5. A close corporation is a corporation in which the outstanding shares of stock and managerial
control are closely held by a few people (hence the term “close” corporation) or held by one person. An
6. Typically, the articles of incorporation of a corporation should include such things as the name of
the corporation, the duration of the corporation, the purpose of the corporation, the number and classes
7. The articles of organization are the written application to form a limited liability company. The
8. A de jure corporation is a corporation in law, that is, one that has been lawfully created; a de facto
corporation is a corporation in fact, that is, one that, while not legally formed, nevertheless acts like a
corporation. To prove the existence of a de facto corporation a party must show that there has been a
9. The objective of corporate veil piercing is to cut through a corporate façade to reach the true
owner or owners of the corporation who are literally hiding behind a fake corporate “veil.” Generally,
10. Common stock carries the risks of the business, inasmuch as it does not guarantee its holders the
Cases for Analysis
1. Yes. The court found enough evidence to permit veil piercing. The court took notice of the fact
that the new corporation used the exact same offices, had the same patients, used the same phone
number, had the same equipment, utilized the same furniture, and employed the same people as the
2. Aerenthal is correct. The corporation is a separate legal entity that has certain constitutional
3. Yes. The two names were similar enough that, along with the damage that had been caused to
4. No. Balderson was incorrect. He was a promoter when he entered the pre-incorporation
agreement. Since there was no evidence that the corporation formally adopted the contract, and since
Balderson was not released from liability on that agreement, he remained personally liable. The court
said, “mere adoption of the contract by the corporation will not relieve promoters from liability in the
absence of a subsequent novation [citations omitted]. This view is founded upon ‘the well-settled
principle of the law of contracts that a party to a contract cannot relieve himself from its obligations by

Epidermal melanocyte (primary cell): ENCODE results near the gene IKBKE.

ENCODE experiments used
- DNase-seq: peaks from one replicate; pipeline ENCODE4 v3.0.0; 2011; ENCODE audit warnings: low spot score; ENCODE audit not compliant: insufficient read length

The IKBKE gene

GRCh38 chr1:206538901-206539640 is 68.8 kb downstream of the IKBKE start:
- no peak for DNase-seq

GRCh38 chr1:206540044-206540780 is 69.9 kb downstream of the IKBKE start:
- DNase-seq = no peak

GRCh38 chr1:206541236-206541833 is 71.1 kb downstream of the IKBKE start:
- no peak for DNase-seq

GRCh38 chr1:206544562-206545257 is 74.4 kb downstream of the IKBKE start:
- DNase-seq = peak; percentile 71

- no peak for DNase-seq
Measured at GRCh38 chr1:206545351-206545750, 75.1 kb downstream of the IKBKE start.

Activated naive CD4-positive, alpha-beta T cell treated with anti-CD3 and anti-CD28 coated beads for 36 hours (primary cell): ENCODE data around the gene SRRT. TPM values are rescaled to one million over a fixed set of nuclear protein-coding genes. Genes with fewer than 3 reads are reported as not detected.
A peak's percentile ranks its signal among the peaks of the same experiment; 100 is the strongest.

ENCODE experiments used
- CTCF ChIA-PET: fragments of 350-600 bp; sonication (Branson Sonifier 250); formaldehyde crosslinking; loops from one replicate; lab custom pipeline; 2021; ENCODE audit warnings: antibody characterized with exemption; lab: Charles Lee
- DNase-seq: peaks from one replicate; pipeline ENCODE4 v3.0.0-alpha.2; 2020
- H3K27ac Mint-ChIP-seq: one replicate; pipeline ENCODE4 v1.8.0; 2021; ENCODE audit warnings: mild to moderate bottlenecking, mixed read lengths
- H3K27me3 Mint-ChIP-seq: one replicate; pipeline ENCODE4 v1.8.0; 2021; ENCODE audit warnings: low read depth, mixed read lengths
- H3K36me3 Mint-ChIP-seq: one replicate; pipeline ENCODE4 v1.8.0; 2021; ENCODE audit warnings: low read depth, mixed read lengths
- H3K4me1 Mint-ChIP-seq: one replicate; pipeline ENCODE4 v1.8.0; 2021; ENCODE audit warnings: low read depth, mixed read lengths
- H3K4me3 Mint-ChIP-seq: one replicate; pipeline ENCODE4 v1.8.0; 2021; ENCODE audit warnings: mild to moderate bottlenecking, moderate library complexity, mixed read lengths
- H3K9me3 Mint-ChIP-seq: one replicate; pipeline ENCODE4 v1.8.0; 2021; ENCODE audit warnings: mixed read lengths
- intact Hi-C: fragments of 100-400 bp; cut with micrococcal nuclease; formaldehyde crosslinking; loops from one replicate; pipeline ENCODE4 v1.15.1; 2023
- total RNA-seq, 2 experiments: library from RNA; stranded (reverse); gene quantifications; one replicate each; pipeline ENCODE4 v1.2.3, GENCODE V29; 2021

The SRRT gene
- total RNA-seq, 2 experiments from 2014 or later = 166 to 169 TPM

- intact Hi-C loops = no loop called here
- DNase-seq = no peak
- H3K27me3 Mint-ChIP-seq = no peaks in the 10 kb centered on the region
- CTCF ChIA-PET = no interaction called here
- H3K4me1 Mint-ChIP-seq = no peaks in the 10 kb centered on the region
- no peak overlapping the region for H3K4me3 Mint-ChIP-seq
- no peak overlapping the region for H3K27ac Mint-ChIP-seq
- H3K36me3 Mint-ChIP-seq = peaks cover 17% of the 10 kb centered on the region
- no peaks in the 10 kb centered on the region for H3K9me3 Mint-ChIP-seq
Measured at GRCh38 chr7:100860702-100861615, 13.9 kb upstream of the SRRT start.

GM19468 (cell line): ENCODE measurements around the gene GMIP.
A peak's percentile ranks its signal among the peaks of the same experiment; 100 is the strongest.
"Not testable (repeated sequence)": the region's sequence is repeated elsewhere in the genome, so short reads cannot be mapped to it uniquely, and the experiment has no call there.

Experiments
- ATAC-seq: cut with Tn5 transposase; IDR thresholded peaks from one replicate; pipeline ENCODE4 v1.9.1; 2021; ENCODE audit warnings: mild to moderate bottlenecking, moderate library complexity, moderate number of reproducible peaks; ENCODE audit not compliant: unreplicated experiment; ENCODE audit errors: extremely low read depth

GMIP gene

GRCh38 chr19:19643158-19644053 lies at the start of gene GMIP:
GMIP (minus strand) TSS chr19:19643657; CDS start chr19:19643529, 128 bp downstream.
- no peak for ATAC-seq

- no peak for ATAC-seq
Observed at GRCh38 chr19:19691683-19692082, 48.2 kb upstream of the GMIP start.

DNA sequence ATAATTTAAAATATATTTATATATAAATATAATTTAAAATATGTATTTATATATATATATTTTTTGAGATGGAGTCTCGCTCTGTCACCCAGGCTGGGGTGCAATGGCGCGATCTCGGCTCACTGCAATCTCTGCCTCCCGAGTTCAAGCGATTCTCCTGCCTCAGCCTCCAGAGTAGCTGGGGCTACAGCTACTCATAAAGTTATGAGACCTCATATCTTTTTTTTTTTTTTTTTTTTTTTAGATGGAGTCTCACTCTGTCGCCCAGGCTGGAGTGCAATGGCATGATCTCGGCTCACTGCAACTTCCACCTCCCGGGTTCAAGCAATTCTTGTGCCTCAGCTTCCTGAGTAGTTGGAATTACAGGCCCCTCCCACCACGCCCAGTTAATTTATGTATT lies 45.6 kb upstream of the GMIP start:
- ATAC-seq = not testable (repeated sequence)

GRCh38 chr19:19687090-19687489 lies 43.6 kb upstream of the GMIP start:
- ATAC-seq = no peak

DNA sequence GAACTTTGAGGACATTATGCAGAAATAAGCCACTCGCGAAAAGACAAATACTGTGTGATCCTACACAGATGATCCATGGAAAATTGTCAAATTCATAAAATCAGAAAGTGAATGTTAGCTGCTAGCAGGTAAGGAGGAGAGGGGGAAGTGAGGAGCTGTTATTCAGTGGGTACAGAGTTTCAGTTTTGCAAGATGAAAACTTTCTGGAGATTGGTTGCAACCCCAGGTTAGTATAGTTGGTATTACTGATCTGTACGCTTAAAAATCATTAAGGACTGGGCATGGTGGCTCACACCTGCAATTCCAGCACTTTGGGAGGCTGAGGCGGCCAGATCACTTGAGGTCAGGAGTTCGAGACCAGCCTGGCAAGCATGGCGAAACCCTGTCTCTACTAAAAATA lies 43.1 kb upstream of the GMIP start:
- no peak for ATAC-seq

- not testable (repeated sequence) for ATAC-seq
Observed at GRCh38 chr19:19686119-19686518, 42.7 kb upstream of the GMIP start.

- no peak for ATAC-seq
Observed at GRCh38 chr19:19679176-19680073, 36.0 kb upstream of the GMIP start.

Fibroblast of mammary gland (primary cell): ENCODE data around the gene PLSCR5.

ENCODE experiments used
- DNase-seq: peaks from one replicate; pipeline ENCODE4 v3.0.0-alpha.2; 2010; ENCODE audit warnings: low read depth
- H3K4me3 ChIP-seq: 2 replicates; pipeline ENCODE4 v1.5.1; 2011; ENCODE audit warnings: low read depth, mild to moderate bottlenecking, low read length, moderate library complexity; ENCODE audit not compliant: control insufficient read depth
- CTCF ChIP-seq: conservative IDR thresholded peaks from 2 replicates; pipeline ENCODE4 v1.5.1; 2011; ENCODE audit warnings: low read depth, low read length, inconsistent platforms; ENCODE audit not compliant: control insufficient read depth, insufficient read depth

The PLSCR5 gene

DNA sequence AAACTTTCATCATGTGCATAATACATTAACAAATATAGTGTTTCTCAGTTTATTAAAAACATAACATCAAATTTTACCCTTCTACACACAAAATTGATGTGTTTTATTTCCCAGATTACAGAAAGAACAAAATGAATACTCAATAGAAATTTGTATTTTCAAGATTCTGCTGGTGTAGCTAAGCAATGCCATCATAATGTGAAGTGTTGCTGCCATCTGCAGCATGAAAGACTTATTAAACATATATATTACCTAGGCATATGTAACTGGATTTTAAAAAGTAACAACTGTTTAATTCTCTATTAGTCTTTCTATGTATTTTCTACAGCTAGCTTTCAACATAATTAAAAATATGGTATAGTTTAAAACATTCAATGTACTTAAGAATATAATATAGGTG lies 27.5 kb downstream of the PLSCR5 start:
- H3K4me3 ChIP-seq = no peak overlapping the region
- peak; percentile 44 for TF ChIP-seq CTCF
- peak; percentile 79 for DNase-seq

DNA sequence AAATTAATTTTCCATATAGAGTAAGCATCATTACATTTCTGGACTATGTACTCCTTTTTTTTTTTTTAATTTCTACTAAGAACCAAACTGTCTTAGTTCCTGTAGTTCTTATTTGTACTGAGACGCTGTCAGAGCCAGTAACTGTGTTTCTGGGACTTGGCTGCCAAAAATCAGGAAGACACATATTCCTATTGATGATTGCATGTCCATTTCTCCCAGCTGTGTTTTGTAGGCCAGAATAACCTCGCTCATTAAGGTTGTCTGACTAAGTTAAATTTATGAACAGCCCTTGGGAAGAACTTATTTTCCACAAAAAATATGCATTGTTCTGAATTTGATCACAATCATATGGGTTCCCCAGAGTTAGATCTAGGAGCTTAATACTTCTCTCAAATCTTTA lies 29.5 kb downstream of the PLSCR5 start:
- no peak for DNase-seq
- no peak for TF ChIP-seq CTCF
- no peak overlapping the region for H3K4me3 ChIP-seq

the substitution of another person, without the consent of [the] other party’ [citations omitted].
Consequently, the promoters of a corporation who execute a contract on its behalf are personally liable
5. No. The due process clause of the Fourteenth Amendment of the U.S. Constitution allows a state
court to exercise jurisdiction over a noncitizen corporation only so long as there exists an appropriate
contact between the defendant corporation and the state where the lawsuit started. The relationship
between the defendant corporation and the state must be such that it is reasonable to require the
corporation to defend in the forum state. In this case, there was a total absence of those circumstances
6. No. Spence is a promoter. As a promoter, he is liable for all contracts he makes for the
7. No. A de facto corporation existed at the time the contract was made between MBI and the
Department of Administration. MBI had made a good faith attempt to incorporate under Montana’s
8. Yes. Under the corporation by estoppel doctrine, Baldwin could not deny that he had dealt with
9. Yes. The court could not disregard the corporate entity because it could find no fraud, no attempt
to conceal a crime, and no intent to evade contractual or tort liability. In addition, there was some
10. Yes. Alaskan Chemical Disposal had no business other than providing waste disposal services to
NCIT. Alaskan Chemical Disposal was listed as a division of NCIT, was financed by NCIT, and shared
the same board of directors and officers as NCIT. Alaskan Chemical Disposal was also badly
END CHAPTER TWENTY-SIX